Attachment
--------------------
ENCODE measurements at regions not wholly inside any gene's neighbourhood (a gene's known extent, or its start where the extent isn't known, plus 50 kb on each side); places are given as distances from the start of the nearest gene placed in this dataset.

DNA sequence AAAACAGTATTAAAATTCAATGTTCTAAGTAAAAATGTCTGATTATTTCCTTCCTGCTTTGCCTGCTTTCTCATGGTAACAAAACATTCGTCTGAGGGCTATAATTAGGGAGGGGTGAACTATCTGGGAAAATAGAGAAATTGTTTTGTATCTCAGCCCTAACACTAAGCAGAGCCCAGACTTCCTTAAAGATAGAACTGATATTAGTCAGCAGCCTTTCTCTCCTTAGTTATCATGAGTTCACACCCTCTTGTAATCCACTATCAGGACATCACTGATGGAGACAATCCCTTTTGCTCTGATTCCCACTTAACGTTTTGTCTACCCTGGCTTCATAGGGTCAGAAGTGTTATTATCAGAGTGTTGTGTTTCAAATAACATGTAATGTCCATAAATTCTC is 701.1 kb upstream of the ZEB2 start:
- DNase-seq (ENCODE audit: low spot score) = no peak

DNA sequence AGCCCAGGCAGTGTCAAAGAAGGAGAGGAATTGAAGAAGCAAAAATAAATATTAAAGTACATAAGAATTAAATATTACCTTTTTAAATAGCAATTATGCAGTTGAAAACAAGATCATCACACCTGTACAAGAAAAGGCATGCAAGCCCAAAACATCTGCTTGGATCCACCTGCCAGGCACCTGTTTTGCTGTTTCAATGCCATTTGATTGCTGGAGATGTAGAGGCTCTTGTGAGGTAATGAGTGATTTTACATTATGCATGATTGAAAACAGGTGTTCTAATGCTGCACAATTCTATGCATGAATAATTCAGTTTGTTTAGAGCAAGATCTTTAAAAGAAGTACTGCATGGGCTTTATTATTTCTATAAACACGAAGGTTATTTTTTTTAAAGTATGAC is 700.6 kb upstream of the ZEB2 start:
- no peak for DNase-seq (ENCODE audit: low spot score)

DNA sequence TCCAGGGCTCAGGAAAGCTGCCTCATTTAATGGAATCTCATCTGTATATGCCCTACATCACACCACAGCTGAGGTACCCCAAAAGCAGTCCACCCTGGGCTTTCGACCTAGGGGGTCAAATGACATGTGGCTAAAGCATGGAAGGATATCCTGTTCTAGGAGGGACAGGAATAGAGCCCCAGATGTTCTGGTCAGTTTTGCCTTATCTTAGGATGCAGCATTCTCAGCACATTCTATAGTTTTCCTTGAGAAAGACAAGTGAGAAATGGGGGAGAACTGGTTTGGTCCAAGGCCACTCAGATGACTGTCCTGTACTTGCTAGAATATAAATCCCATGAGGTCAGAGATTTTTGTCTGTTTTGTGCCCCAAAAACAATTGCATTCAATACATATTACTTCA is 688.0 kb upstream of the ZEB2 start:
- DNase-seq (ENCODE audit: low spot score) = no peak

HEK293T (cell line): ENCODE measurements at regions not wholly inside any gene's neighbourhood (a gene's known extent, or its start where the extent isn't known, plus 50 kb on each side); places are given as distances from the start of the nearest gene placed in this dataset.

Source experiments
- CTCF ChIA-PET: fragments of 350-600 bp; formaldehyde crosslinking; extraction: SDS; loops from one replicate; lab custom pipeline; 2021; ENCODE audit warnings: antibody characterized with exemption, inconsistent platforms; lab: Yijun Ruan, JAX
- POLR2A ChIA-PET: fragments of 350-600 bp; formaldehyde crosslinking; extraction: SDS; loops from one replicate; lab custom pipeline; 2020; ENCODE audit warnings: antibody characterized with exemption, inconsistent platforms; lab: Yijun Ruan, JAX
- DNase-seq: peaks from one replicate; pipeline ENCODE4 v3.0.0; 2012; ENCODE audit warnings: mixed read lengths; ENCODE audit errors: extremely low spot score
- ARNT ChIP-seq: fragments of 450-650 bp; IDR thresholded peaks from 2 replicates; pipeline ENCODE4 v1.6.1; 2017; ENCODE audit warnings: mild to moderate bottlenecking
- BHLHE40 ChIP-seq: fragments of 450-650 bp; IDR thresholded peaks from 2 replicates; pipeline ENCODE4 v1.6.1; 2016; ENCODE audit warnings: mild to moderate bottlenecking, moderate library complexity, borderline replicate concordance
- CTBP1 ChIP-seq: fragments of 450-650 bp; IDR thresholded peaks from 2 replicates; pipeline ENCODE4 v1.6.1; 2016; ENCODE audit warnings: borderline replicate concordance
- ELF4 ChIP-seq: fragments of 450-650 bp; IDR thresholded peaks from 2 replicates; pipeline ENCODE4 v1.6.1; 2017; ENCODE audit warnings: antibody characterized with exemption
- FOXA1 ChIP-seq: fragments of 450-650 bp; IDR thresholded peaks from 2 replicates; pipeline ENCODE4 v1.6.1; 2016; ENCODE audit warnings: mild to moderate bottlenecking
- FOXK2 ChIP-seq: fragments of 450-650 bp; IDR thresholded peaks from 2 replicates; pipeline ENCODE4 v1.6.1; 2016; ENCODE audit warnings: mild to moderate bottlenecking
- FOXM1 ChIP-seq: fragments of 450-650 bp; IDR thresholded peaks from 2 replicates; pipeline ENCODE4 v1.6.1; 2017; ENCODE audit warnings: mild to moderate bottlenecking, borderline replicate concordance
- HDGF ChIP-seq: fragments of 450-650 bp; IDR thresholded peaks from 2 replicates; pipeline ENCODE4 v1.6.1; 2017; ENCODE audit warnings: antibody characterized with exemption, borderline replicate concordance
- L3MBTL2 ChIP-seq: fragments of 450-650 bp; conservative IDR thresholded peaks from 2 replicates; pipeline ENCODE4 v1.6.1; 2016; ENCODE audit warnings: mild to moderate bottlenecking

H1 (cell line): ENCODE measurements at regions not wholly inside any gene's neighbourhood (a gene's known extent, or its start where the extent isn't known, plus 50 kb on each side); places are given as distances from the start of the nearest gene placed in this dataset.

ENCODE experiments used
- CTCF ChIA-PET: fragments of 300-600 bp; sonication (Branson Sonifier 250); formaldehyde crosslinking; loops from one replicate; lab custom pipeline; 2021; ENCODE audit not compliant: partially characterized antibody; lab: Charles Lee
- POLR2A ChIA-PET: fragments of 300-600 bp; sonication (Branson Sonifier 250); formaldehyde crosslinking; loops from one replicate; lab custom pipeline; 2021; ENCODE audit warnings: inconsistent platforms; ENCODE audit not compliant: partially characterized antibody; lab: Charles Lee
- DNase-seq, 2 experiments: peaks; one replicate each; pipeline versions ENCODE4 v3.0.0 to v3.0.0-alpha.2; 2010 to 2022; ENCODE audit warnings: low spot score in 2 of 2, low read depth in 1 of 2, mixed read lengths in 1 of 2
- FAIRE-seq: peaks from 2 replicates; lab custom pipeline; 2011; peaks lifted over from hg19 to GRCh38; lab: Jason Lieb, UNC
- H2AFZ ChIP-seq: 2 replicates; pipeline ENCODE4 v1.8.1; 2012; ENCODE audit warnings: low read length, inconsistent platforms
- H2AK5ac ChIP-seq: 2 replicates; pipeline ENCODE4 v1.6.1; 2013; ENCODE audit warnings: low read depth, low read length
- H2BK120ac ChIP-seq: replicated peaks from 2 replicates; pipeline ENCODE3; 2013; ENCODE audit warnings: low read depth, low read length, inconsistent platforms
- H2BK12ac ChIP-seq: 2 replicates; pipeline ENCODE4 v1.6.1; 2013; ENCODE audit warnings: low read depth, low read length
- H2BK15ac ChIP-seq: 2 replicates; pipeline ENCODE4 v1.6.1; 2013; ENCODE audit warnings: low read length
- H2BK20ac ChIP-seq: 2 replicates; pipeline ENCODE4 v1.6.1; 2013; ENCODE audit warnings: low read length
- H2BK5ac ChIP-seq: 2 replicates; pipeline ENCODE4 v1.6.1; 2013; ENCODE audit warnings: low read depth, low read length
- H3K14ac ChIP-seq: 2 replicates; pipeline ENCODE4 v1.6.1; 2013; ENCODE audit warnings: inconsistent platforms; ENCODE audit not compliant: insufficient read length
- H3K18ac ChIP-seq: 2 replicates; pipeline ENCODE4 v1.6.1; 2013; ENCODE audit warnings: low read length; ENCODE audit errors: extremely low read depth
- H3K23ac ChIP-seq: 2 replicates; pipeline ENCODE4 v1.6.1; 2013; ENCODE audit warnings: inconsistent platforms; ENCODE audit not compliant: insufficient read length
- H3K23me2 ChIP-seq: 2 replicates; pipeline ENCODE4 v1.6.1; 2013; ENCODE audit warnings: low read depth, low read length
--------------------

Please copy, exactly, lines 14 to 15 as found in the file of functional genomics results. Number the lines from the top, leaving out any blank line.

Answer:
- BHLHE40 ChIP-seq: fragments of 450-650 bp; IDR thresholded peaks from 2 replicates; pipeline ENCODE4 v1.6.1; 2016; ENCODE audit warnings: mild to moderate bottlenecking, moderate library complexity, borderline replicate concordance
- CTBP1 ChIP-seq: fragments of 450-650 bp; IDR thresholded peaks from 2 replicates; pipeline ENCODE4 v1.6.1; 2016; ENCODE audit warnings: borderline replicate concordance